Last edited by Double Edge; 09 Jan 22,, 15:47.


                  • For a country with a very tightly controlled media landscape, experts say the fact the video exists tells us something.
                    Yeah, it tells us that ABC listens to fanboys.


                    • They're being allowed to talk. I don't accept this but its unofficial pretext. In a tightly controlled media landscape these people get to say things that the CCP is responsible for.

                      If the CCP has a spine then they should speak officially and not shoot from the shoulders of 3rd parties.


                      Click image for larger version  Name:	Abe calls out names.jpg Views:	0 Size:	104.7 KB ID:	1579703

                      A good response to an 'unofficial' statement. Get an ex-PM to deliver another 'unofficial' message.

                      Tony Abbott in Taiwan for 10/10 is the same thing.

                      Two can play at this game

                      Originally posted by Officer of Engineers View Post
                      Yeah, it tells us that ABC listens to fanboys.
                      Unpack the term fanboy and you get grey zone media operations.

                      I don't usually go with ABC Australia because they are an opposition channel but i think that article explained pretty well what is happening.

                      As for what ABC Australia tends to do, check this out


                      Click image for larger version  Name:	China threat Australia.jpg Views:	0 Size:	91.4 KB ID:	1579704
                      Same nonsense said to the Aussies.

                      ABC Australia on their 60 minutes program interviews a CCP water boy who then issues threats to Australia using Aussie media (!) Typical opposition channel antics.

                      Better way to handle Victor Gao is invite him on your channel after any statement in Chinese media and then turn him into a punching bag like Arnab does here

                      Don't let him pass along any messages or deliver statements. Just ask him for answers.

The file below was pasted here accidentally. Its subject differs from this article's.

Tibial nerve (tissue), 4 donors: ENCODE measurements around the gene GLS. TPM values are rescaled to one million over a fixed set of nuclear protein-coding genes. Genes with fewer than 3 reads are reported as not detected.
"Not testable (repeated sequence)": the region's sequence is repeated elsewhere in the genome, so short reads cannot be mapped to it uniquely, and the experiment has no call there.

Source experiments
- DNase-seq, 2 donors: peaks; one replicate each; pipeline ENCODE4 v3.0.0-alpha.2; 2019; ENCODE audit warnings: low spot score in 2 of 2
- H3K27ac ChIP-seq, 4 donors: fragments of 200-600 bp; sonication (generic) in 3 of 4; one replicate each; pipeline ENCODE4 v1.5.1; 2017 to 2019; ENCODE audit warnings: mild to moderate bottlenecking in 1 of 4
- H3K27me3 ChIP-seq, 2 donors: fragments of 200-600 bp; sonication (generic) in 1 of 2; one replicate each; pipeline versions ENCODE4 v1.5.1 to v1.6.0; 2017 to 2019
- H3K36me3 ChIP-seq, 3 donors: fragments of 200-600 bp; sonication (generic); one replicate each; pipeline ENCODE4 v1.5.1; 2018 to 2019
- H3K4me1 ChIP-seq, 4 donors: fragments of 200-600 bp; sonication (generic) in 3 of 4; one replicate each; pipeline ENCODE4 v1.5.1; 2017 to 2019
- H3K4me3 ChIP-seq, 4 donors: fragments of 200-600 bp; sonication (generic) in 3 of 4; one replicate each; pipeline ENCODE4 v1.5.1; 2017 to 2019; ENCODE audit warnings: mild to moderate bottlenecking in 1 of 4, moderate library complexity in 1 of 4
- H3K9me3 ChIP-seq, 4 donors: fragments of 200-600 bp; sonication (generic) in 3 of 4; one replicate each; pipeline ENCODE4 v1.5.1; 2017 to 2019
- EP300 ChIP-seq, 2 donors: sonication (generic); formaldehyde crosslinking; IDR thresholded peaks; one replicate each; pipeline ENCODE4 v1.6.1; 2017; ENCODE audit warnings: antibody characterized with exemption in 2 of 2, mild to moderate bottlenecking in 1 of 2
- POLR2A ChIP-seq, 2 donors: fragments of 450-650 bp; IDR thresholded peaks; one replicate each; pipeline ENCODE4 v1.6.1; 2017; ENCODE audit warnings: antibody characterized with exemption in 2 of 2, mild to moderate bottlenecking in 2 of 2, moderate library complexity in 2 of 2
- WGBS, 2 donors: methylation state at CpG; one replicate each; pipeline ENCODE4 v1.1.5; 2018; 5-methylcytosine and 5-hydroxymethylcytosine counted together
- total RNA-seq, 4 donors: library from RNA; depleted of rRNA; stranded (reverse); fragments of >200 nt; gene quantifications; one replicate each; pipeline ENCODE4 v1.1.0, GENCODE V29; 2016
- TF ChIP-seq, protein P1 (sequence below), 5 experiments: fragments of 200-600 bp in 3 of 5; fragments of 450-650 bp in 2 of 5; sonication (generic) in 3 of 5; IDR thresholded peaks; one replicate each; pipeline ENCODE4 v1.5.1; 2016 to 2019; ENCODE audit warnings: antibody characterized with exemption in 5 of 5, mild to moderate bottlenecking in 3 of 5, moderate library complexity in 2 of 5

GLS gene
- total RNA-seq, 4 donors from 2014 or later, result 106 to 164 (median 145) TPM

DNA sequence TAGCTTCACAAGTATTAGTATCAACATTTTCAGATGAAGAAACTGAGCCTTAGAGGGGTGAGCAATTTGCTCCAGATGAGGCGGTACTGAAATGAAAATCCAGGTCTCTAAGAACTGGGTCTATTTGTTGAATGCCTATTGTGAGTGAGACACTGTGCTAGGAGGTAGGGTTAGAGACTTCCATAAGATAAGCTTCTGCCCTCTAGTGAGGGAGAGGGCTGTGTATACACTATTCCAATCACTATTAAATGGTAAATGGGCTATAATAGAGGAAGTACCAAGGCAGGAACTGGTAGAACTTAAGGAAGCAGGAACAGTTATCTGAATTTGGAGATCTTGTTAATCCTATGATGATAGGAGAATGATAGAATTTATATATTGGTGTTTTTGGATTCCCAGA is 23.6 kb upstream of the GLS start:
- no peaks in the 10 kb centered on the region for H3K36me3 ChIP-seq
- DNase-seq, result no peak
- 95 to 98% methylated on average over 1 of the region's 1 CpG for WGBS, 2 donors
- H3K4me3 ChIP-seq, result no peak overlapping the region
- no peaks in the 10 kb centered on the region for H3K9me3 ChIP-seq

Last edited by Double Edge; 09 Jan 22,, 16:30.


                      • Oh for fuck sakes! Somebody tell the fanboy Victor Gao that a SSN ain't a SSBN and the Chinese don't have the nukes to spare to attack Australia.


                        • How about the converse ? Does the US still retain a nuclear option to deter China from taking Taiwan

                          Otherwise they face the possibility of a protracted conflict with conventional

                          Risk of Nuclear War Over Taiwan in 1958 Said to Be Greater Than Publicly Known | NYT | May 22 2021

                          By Charlie Savage

                          Published May 22, 2021Updated Nov. 3, 2021

                          WASHINGTON — When Communist Chinese forces began shelling islands controlled by Taiwan in 1958, the United States rushed to back up its ally with military force — including drawing up plans to carry out nuclear strikes on mainland China, according to an apparently still-classified document that sheds new light on how dangerous that crisis was.

                          American military leaders pushed for a first-use nuclear strike on China, accepting the risk that the Soviet Union would retaliate in kind on behalf of its ally and millions of people would die, dozens of pages from a classified 1966 study of the confrontation show. The government censored those pages when it declassified the study for public release.

                          The document was disclosed by Daniel Ellsberg, who leaked a classified history of the Vietnam War, known as the Pentagon Papers, 50 years ago. Mr. Ellsberg said he had copied the top secret study about the Taiwan Strait crisis at the same time but did not disclose it then. He is now highlighting it amid new tensions between the United States and China over Taiwan.